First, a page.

Yesterday morning, I woke up to have the news that my uncle Mark had passed on be the first thing I heard.
Uncle Mark was my favorite uncle. Don’t get me wrong – I love all my aunts, and uncles, and my cousins, too. But something about Uncle Mark was special. I don’t know what it was about him that made him so special to me, but there was something. He was a really great guy.
He was very proud of me and my books. He bragged so much about me to his boss that she decided she wanted signed copies of my books – the first books I ever signed for someone that I wasn’t related to. I don’t know if he had even read them when he was bragging and persuading her, but the pride that he had in me made me feel more pride in myself.
When I was eighteen, I decided to move back to Michigan, which is where I was born and where much of my family is. When I made that decision, he got me a job at the restaurant he worked at. I was a hostess there, with absolutely no experience, and filling out the application was merely a formality. It was clearly nepotism at its finest. lol And though he’d put his reputation, and potentially his job, on the line for me, he didn’t hate me when I decided to quit a month later and move back to Florida. I’m sure he was upset with me, maybe even downright angry, but he never held a grudge about it. I guess he remembered what it was like to be eighteen and stupid. That is one of those things that I look back on now and wish I’d known then what I know now, because I do regret putting him in that position.
Maybe part of what made him so special was that he was single and had no kids of his own. All of my other aunts and uncles are married, and have at least one child. And there is a difference in how you see kids when you are a parent and when you aren’t. My other aunts and uncles, though never trying to take the place of my parents, did tend to think like parents. I didn’t get in trouble, exactly, but I did get watched like a hawk and was expected to behave. Not that Uncle Mark let me get away with not behaving on those occasions I was in his care, but he was just…different, I guess. He didn’t think like a parent. He just thought like an uncle who was spending some time with his niece. I remember him taking me to the mall when I was fourteen, and he bought me a sweatshirt – one that I still have in my closet, in fact. It was a $50 sweatshirt (one that, looking back, even I can’t believe I chose something that cost that much. I never spend that much on one item these days), one that my parents, grandparents, and probably anyone else would have said no to, and he bought it for me without blinking an eye.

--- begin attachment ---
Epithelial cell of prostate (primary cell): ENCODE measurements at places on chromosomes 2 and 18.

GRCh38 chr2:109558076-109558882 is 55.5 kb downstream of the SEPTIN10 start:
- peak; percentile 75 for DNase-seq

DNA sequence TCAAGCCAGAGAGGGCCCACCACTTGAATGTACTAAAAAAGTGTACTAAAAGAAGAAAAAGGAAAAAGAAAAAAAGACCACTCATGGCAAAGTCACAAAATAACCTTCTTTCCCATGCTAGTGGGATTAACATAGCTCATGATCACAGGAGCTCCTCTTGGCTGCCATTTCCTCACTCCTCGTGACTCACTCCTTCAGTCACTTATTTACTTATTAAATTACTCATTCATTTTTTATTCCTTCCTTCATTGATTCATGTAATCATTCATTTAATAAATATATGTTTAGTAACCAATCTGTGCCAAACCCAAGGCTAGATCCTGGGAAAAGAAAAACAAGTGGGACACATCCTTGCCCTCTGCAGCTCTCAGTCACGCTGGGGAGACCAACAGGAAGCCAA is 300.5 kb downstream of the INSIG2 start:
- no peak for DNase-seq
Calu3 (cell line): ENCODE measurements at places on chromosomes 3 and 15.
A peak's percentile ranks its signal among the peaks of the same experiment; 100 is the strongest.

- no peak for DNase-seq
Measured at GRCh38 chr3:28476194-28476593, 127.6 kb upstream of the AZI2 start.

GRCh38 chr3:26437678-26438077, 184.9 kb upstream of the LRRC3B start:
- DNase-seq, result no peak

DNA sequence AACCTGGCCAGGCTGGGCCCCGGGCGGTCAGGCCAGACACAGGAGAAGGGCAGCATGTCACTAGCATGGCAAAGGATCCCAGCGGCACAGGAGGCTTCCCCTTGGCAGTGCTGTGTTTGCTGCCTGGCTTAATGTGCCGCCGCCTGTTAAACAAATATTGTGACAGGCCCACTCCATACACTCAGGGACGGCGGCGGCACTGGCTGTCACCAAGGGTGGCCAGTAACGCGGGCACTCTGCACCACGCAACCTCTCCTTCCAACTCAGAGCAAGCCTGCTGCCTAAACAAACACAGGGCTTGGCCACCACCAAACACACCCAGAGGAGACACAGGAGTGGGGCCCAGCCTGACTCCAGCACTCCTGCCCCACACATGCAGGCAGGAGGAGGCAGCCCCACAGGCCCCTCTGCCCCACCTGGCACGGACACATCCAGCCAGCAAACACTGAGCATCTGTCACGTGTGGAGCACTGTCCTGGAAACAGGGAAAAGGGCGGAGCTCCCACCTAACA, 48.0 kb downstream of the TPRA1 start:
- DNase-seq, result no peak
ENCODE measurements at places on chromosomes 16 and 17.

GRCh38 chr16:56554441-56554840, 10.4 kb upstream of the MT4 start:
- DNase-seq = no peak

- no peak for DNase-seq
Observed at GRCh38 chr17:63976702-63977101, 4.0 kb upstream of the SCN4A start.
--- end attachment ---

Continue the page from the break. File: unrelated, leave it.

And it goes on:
I haven’t seen Uncle Mark, or any of my other extended family, in ten years. I know exactly when it was because it was the first time they all met my kids. I’ve wanted to go back and see my family for a long time now, and it really makes me sad now that he’s gone and even if I could go now or in the near future, I can’t see him. I can’t give him a hug and thank him for talking me up to his boss, for being so proud of me. My kids can never get to know my “cool” Uncle Mark – they can only know what I can tell them about him. And we all know that telling stories about someone is never the same as having your own stories with that someone.
His death was sudden, and we don’t yet know what happened. He died during the night. In some ways, I’m glad it happened that way, because at least he (I hope, anyway) didn’t suffer, didn’t feel any pain. But in other ways, I hate that suddenness because it seems to make the pain of losing him so much worse. There was no chance to say goodbye, no chance to say thank you for being so awesome or I’m sorry for being so rotten when I was too young and stupid to know what you’d put on the line for me. I guess I can only hope that he knew I felt both thankful for him and sorry for what I did so long ago.
It’s still too strange and new to think he’s gone. I’m torn between trying to accept it and thinking that it’s just a bad dream and I’ll wake up and things will be fine.
I love you, Uncle Mark. And I miss you already.